Lawmakers show support for Tribal Labor Sovereignty Act

Sen. Heidi Heitkamp (D-North Dakota) addresses the National Indian Gaming Association on July 21, 2015. Photo from Twitter

NIGA hosts impressive slate of lawmakers in DC
By Andrew Bahl
Indianz.Com Staff Writer

The National Indian Gaming Association hosted a slew of lawmakers on Tuesday as the organization opened its legislative summit on Capitol Hill.

Speaker after speaker reaffirmed the inherent right of tribes to conduct gaming. They also stressed the importance of educating their colleagues in Congress and federal officials about the $28 billion industry.

“You should start every conversation about gaming by saying that gaming is not something the federal government authorized you to do,” Sen. Heidi Heitkamp (D-North Dakota) said. “It is your sovereign right and I don’t think people really understand that."

"If the Indian Gaming Regulatory Act went away tomorrow, you would still be able to conduct gaming," Heitkamp added. "We shouldn’t have to educate people on this issue but we do.”

Other lawmakers discussed the need to protect tribal sovereignty in matters ranging from labor practices to tax policy.

“My first priority is the protection of tribal sovereignty,” Rep. Raul Grijalva (D-Arizona) told attendees. “Tribes have the right to negotiate things like Internet gaming. The revenue generated goes to help rebuild tribal infrastructure.”

In addition, lawmakers from both parties backed the Tribal Labor Sovereignty Act. The House version, H.R.511, is scheduled for a markup this morning.

“I am a strong supporter of labor but sometimes there are fights that you have to fight with your friends and this is one of them,” Rep. Gwen Moore (D-Wisconsin) said in endorsing the measure that exempts tribes and their casinos from the National Labor Relations Act. “I don’t understand the confusion.”

Assistant Secretary for Indian Affairs Kevin Washburn addresses the National Indian Gaming Association on July 21, 2015. Photo by Andrew Bahl for Indianz.Com

The National Labor Relations Board has not taken a position the bill due its policy not to comment on pending legislation. But Assistant Secretary Kevin Washburn, the head of the Bureau of Indian Affairs, endorsed its goals as a means to further tribal self-sufficiency.

Washburn also said taxation issues must be resolved in order to improve tribal economies.

“Our problems in Indian Country stem from poverty,” Washburn told NIGA. “If we’re serious about addressing these issues then we have to deal with the issue of dual taxation … because no one wants to be taxed twice. That may be the single barrier to economic development.”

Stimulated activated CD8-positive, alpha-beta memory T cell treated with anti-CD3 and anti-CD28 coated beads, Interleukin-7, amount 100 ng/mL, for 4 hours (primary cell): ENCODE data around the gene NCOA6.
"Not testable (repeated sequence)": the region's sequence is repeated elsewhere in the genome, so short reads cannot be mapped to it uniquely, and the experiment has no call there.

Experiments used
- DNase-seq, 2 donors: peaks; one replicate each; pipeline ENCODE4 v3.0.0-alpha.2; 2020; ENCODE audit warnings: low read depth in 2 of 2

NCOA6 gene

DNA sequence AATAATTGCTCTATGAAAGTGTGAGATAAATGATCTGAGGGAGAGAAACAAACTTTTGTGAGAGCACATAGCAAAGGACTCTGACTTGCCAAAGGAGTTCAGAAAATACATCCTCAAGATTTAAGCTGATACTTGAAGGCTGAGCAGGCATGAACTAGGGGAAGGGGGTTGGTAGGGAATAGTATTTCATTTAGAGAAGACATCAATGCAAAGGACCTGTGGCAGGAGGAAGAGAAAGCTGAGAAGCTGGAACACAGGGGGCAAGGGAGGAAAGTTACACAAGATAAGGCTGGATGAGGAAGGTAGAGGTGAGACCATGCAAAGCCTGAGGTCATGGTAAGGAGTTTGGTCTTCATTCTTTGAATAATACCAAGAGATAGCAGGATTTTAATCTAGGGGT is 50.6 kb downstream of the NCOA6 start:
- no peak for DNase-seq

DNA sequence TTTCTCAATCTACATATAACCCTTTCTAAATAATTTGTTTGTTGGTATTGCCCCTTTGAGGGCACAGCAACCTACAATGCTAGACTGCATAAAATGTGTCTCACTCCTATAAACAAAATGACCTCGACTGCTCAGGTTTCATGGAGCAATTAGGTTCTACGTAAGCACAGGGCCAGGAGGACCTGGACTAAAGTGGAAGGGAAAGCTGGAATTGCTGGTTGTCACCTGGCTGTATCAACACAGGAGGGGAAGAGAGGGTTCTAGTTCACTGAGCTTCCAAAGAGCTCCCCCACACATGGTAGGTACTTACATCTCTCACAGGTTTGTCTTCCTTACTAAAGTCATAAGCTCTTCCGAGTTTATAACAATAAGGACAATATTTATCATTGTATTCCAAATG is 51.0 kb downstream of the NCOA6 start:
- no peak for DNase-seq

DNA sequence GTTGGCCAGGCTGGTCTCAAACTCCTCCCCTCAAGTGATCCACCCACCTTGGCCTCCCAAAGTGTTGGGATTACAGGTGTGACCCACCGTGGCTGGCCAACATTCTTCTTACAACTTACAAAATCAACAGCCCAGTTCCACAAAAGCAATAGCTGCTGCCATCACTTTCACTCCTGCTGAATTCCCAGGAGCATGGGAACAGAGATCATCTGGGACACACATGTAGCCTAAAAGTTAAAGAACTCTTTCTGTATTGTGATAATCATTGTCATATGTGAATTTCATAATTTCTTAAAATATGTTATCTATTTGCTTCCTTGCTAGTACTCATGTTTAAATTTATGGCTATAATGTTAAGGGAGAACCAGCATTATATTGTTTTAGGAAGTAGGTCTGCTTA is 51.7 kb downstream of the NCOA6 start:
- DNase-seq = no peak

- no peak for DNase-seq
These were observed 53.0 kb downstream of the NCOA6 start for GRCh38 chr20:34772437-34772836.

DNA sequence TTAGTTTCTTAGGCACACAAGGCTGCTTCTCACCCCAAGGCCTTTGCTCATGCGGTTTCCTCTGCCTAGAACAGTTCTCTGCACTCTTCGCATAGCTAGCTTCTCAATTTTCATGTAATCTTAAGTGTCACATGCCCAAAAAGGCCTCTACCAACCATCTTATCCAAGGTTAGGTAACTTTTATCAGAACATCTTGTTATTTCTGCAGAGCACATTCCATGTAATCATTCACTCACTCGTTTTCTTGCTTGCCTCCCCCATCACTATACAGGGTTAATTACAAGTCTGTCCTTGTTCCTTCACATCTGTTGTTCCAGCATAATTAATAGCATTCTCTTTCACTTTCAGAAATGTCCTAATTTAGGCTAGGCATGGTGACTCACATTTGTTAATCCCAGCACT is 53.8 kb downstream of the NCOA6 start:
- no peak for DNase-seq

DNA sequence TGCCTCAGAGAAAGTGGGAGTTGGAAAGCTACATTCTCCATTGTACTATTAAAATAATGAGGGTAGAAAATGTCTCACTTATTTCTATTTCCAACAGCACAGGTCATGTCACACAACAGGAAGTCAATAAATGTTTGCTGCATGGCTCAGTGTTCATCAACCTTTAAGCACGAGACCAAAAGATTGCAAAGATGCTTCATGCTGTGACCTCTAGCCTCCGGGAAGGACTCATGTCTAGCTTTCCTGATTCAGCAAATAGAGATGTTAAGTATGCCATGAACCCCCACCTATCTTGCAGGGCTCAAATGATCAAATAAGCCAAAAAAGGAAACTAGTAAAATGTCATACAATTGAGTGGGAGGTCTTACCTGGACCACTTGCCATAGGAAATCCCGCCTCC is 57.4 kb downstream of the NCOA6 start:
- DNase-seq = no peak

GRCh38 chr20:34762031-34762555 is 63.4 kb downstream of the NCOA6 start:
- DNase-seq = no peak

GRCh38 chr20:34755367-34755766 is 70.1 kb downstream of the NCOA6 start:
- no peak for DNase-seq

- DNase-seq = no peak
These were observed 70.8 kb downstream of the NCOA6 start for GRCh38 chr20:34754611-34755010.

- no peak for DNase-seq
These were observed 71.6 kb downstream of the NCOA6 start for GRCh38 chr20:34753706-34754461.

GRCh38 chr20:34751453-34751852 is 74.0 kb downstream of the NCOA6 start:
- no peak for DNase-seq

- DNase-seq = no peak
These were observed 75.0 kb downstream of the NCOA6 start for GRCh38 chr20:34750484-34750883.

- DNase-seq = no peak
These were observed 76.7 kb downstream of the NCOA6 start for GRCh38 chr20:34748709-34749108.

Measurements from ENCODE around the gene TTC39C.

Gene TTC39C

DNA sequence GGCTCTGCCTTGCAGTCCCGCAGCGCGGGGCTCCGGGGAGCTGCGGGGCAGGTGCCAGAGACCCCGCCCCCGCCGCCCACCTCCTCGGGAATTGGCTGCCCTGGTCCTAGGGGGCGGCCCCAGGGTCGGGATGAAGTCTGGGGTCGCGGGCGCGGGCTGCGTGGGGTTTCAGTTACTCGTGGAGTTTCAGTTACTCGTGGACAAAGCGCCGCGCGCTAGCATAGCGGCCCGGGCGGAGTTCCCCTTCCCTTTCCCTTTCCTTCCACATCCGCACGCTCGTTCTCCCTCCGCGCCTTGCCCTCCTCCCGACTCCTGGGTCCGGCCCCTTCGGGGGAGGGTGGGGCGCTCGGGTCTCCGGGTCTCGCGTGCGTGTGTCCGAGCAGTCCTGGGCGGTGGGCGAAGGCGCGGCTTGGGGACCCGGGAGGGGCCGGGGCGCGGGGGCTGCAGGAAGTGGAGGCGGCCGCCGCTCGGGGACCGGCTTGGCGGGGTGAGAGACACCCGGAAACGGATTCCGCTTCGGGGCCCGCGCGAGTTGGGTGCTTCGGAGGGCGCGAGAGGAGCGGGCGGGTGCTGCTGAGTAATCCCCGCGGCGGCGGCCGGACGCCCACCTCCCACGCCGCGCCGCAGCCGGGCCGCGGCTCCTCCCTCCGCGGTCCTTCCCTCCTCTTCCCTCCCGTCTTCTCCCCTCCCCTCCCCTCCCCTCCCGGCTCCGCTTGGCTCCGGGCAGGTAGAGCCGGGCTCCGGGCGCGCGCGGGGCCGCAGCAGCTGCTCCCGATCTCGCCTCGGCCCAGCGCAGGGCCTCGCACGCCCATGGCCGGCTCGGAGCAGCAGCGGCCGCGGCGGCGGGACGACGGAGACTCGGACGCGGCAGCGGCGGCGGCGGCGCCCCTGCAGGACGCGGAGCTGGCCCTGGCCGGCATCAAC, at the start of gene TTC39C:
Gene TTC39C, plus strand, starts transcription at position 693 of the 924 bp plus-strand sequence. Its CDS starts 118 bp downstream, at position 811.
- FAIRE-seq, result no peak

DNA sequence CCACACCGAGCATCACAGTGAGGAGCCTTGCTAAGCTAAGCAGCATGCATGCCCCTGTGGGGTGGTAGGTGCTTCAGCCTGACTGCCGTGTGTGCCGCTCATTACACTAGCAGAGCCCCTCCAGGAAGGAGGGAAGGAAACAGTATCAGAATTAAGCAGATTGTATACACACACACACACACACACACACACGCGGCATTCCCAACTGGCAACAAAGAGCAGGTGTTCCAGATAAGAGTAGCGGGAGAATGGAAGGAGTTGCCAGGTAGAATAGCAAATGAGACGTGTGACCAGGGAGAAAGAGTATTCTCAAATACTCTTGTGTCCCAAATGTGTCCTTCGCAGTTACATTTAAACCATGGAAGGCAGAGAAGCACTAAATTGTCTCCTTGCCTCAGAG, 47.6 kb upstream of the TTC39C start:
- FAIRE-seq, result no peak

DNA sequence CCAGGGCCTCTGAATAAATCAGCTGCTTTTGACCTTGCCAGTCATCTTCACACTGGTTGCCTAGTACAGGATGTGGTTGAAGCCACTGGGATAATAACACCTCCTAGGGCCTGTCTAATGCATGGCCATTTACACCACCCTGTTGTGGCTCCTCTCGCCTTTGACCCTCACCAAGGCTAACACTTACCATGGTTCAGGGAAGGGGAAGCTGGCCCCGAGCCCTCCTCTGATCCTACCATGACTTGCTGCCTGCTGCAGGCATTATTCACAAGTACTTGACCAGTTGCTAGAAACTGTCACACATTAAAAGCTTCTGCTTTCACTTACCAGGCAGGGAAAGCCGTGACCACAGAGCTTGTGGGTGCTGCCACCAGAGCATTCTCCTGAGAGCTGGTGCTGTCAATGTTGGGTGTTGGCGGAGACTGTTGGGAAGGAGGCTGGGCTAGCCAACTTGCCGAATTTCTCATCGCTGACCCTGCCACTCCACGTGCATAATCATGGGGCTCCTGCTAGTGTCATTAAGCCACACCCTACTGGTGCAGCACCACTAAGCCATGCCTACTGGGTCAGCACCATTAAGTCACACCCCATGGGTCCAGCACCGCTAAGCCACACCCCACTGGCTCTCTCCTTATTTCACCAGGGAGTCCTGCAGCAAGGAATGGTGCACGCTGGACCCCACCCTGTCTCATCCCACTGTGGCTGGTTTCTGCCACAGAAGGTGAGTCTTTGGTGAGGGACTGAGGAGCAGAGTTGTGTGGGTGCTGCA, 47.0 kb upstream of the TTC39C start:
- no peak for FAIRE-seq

Washburn praised President Barack Obama for visiting the Choctaw Nation of Oklahoma last week. He said other federal agencies are taking their trust responsibilities more seriously thanks to direction from the White House.

“The entire federal government has a responsibility to tribes, not just the BIA,” Washburn said. “The president is starting to say that and that means something. The BIA has a lot on its shoulders but we’re starting to get help.”

Sen. John Barrasso (R-Wyoming), the chairman of the Senate Indian Affairs Committee, addresses the National Indian Gaming Association on July 21, 2015. Photo from Twitter

NIGA's summit resumes this morning with presentations from more lawmakers. Nearly three dozen members were due to address the meeting over the course of the event, an impressive figure and a sign of the importance of the tribal industry.

“In many Indian communities, [gaming] has supported tribal services, created jobs, and decreased unemployment, Sen. John Barrasso (R-Wyoming), the chairman of the Senate Indian Affairs Committee, said in his remarks that opened the summit. "That is why we must ensure the integrity of Indian gaming remains strong for future generations."

Barrasso is leading a hearing this afternoon on Indian gaming, the committee's first foray into the subject in the 114th Congress. He called attention to a recent Government Accountability Office report that described some of the initiatives at the National Indian Gaming Commission as ineffective.

"It will be a good opportunity to dive into these issues and examine how to continue protecting the integrity of Indian gaming," Barrasso said.

“I have always thought that the best ideas for tribes have come directly from Indian Country – and that is why I’ve always appreciated opportunities like this hearing," he added.

Today's hearing takes place immediately following a business meeting at 2:15pm in Room 216 of the Senate Hart Office Building. The room is much larger than the one used for the committee's regular hearings to accommodate a potentially bigger crowd.

The business meeting will not be webcast but an audio-only feed will be available at Capitol Hearings. The hearing itself will be webcast.

The markup on the Tribal Labor Sovereignty Act at 10:45am will be webcast as well.

Committee Notices:
Markup: H.R. 511, "Tribal Labor Sovereignty Act of 2015" (July 22, 2015)
Business Meeting to consider S. 1704 and S. 1776 (July 22, 2015)
Oversight Hearing on "Safeguarding the Integrity of Indian Gaming" (July 22, 2015)

Government Accountability Office Report:
Regulation and Oversight by the Federal Government, States, and Tribes (June 3, 2015)

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